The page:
The meter reader who found Caylee Anthony's remains testified Tuesday that he didn't touch the bag containing the toddler's bones after he spotted it in the woods and called police.
Roy Kronk discovered Caylee's remains in December 2008 in a wooded area near the Anthony family's Orlando home. Under questioning at the murder trial of the girl's mother, Casey Anthony, Kronk denied ever moving them.
Kronk is a key witness as defense attorneys continue a strategy of casting doubt on the forensic evidence in the case. In opening statements, the defense suggested that Kronk tampered with the 2-year-olds remains and might have moved them at some point in hopes of claiming a cash reward for finding her. They hinted at that motive during questioning Tuesday, but Kronk denied it.
Anthony has pleaded not guilty to first-degree murder in her daughter's death and could face the death penalty if convicted of that charge. The prosecution contends she used duct tape to suffocate her daughter. The defense says she drowned in her grandparents' swimming pool.
Kronk first told police in August 2008 that he saw something suspicious in the woods along his route, not far from the Anthony home. Kronk called authorities three times over several days, but they found nothing at the time.
"I saw an object that looked a little odd to me," Kronk testified Tuesday. "I told them I saw an object that looked like a skull."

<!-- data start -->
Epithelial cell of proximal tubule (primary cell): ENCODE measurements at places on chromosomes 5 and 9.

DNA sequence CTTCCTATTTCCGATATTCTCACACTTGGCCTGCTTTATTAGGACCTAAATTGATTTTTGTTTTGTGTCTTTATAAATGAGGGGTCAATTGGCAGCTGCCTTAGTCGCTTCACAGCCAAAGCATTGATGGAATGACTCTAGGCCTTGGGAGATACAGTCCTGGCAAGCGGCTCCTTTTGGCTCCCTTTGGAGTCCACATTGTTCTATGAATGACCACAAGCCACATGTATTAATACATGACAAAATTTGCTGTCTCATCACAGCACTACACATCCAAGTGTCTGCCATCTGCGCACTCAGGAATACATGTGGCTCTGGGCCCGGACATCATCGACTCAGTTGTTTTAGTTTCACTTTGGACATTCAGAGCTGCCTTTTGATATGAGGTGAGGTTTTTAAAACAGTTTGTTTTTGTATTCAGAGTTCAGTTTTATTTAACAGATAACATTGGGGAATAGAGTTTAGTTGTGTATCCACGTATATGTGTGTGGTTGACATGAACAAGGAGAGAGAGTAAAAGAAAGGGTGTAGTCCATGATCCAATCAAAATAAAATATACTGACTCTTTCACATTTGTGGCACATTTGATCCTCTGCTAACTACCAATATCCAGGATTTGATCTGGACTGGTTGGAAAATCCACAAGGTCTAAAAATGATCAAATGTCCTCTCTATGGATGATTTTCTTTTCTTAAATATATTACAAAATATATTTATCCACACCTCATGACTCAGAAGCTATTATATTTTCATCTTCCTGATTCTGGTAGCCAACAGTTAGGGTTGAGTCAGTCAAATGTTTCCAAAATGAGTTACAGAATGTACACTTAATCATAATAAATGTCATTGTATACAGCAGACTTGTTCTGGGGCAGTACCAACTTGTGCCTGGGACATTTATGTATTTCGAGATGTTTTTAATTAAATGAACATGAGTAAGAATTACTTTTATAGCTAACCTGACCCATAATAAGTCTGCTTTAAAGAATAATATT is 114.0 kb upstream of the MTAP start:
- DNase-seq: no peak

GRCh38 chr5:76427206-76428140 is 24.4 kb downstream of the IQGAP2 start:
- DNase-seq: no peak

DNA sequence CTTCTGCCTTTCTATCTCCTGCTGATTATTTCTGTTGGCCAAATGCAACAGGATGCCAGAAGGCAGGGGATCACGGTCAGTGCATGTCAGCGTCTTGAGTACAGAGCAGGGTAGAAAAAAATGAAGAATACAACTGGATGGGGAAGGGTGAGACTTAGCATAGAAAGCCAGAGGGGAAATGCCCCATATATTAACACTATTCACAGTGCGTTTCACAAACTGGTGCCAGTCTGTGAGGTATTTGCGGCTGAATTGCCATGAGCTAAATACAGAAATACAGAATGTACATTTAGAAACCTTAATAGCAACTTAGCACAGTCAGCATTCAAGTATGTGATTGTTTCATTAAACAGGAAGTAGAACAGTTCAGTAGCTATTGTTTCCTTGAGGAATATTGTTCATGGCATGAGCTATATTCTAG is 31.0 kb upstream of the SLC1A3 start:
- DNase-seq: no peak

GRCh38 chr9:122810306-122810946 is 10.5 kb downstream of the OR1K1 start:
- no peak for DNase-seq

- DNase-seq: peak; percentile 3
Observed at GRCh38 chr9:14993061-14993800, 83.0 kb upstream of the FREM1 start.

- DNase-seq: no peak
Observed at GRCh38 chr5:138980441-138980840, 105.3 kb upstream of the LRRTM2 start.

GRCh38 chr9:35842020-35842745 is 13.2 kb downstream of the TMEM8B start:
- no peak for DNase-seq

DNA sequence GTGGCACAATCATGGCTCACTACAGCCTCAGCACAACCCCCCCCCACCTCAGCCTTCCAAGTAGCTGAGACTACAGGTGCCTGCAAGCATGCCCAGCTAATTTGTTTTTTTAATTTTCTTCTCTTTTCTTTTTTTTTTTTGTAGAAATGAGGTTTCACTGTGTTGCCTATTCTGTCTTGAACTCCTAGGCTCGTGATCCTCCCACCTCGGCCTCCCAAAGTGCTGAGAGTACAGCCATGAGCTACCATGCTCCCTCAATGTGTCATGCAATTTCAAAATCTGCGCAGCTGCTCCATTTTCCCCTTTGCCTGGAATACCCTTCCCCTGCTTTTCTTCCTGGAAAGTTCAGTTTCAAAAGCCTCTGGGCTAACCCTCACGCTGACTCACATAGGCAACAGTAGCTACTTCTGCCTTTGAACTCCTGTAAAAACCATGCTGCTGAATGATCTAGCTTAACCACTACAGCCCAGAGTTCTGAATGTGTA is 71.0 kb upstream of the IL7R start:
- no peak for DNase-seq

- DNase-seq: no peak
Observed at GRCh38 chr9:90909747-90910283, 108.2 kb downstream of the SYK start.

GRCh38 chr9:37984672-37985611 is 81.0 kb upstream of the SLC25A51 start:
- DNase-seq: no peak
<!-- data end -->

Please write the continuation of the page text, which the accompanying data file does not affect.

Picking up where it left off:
Defense attorney Cheney Mason asked Kronk if he touched the suspicious object or moved it when he saw it in August.
"I never was closer than 30 feet to that bag," Kronk said.
Kronk returned to the area in December 2008 and spotted the remains, which were then recovered by authorities.
Mason asked Kronk if he shared what he'd seen in August with anyone else. Kronk said he mentioned it in passing to a roommate, but nothing beyond that. Kronk said only "I believe so" when asked if he knew there was an award being offered for finding the child.
Nearly every member of the jury could be seen taking notes while Kronk testified.
Earlier in the morning a former search leader used his constitutional right against self-incrimination to avoid answering a question about his time searching for the toddler from August to December 2008.
Mason eventually asked Jordan if he'd ever been threatened with felony prosecution, and Jordan invoked his Fifth Amendment rights against self-incrimination.
The prosecution objected and the jury was sent out. Following arguments by both attorneys about the question, Judge Belvin Perry ruled that he would instruct them to disregard that Jordan took the Fifth.
The defense also called Casey's father George Anthony to the stand again Tuesday and asked him about whether he had an affair with a woman who volunteered during the search for Caylee.
He denied having a romantic relationship with the woman, Krystal Holloway, and said he knew her by the name River Cruz. He admitted to visiting her home on a handful of occasions, but said it was only to comfort her as she dealt with a brain tumor.
"Sir, I never had a romantic relationship with Krystal Holloway or whatever she wants to call herself to you or in the world," George Anthony said during the sometimes contentious examination by defense attorney Jose Baez. "I did go there just to console her. ... She also explained that to my wife, sir."
Anthony also denied ever telling the woman that Caylee's death was "an accident that snowballed out of control."
"I never confided in any volunteers or anybody on the search," he said. "Never did."